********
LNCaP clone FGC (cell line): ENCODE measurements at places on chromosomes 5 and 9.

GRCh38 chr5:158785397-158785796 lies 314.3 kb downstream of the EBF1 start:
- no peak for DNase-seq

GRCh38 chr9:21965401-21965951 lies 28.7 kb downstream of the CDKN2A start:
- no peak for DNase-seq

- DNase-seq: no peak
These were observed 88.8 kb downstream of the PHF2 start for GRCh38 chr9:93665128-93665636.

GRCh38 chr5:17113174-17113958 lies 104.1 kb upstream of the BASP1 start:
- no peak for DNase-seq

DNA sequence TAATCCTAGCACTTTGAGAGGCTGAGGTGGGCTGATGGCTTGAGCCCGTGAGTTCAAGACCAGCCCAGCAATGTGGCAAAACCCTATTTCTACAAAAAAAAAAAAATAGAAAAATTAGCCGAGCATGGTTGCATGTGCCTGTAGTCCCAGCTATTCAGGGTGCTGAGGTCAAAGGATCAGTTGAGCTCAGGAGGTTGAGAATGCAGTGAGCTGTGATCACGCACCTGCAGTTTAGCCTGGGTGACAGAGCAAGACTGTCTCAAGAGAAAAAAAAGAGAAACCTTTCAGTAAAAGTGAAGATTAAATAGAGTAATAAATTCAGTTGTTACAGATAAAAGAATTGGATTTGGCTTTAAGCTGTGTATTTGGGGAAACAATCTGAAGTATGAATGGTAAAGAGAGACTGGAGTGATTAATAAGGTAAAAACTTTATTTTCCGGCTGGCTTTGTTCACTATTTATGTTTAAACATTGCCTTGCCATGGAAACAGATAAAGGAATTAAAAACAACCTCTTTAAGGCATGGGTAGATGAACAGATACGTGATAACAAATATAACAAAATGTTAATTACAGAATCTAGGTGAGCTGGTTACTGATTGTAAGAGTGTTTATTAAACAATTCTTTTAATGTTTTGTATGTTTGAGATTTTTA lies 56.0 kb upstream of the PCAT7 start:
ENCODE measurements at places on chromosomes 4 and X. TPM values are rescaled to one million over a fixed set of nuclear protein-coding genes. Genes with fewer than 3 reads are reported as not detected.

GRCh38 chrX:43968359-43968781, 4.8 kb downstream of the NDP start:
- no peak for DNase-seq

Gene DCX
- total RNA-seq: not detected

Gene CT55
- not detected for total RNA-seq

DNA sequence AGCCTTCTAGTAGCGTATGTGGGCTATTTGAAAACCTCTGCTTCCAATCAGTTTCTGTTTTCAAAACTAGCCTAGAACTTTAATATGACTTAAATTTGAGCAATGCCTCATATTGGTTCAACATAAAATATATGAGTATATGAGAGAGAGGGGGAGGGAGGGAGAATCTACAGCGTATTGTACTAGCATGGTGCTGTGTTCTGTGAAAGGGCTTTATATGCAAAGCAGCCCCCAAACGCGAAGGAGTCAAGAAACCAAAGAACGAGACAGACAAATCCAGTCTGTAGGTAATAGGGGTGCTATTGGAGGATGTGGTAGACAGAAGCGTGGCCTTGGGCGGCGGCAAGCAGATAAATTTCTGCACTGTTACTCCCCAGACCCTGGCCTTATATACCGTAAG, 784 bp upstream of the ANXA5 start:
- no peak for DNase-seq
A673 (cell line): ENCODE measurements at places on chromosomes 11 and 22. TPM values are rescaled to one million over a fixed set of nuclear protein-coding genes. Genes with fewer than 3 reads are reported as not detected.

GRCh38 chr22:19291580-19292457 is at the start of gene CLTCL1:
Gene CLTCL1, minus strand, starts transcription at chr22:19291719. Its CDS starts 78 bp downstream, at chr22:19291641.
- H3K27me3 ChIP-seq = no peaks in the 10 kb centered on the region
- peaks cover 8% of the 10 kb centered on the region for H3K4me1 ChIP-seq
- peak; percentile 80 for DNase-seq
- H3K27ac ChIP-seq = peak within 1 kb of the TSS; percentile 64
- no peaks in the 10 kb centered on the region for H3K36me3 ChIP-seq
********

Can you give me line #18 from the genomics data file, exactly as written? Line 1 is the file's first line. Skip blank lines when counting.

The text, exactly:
DNA sequence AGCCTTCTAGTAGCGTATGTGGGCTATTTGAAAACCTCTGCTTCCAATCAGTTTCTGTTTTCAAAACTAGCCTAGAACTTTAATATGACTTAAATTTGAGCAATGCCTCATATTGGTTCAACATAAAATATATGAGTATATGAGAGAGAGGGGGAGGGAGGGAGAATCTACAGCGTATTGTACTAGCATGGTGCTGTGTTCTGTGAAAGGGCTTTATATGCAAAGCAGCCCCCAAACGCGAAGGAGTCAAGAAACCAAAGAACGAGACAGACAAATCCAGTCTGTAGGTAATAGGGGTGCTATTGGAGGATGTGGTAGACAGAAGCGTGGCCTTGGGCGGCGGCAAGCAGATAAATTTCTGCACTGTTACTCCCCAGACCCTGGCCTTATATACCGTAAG, 784 bp upstream of the ANXA5 start: